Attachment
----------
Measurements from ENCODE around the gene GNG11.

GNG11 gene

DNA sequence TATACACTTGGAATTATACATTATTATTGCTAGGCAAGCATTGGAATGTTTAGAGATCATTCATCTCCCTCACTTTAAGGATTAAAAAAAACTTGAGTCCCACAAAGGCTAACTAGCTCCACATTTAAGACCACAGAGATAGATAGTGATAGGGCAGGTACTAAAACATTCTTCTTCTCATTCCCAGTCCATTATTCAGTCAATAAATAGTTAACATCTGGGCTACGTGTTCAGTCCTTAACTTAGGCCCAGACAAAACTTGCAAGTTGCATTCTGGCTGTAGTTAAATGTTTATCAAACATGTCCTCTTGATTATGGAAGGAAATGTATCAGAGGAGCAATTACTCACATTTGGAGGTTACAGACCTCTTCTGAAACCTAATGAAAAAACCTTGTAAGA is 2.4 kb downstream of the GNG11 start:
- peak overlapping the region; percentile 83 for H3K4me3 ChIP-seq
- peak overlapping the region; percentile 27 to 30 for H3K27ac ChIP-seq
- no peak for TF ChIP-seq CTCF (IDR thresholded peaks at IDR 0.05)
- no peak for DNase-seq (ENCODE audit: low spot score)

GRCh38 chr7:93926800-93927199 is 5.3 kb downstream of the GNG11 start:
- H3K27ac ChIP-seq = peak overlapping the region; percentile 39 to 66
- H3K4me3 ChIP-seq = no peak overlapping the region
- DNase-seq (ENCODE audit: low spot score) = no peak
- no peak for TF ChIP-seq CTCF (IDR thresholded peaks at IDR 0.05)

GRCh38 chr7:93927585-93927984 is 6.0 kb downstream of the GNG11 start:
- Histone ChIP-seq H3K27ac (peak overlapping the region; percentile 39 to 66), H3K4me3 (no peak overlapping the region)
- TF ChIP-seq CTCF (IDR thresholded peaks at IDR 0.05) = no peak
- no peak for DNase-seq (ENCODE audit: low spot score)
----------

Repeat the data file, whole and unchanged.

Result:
Measurements from ENCODE around the gene GNG11.

GNG11 gene

DNA sequence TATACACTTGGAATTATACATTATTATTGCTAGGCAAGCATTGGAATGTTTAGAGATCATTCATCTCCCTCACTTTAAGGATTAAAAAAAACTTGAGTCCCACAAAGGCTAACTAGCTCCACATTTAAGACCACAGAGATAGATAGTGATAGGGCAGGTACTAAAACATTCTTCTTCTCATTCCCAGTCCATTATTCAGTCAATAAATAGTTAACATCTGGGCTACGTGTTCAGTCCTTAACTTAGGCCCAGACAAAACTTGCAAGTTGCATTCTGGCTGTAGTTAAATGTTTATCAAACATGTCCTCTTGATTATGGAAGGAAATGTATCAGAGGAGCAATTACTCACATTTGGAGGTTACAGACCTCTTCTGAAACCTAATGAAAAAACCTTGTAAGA is 2.4 kb downstream of the GNG11 start:
- peak overlapping the region; percentile 83 for H3K4me3 ChIP-seq
- peak overlapping the region; percentile 27 to 30 for H3K27ac ChIP-seq
- no peak for TF ChIP-seq CTCF (IDR thresholded peaks at IDR 0.05)
- no peak for DNase-seq (ENCODE audit: low spot score)

GRCh38 chr7:93926800-93927199 is 5.3 kb downstream of the GNG11 start:
- H3K27ac ChIP-seq = peak overlapping the region; percentile 39 to 66
- H3K4me3 ChIP-seq = no peak overlapping the region
- DNase-seq (ENCODE audit: low spot score) = no peak
- no peak for TF ChIP-seq CTCF (IDR thresholded peaks at IDR 0.05)

GRCh38 chr7:93927585-93927984 is 6.0 kb downstream of the GNG11 start:
- Histone ChIP-seq H3K27ac (peak overlapping the region; percentile 39 to 66), H3K4me3 (no peak overlapping the region)
- TF ChIP-seq CTCF (IDR thresholded peaks at IDR 0.05) = no peak
- no peak for DNase-seq (ENCODE audit: low spot score)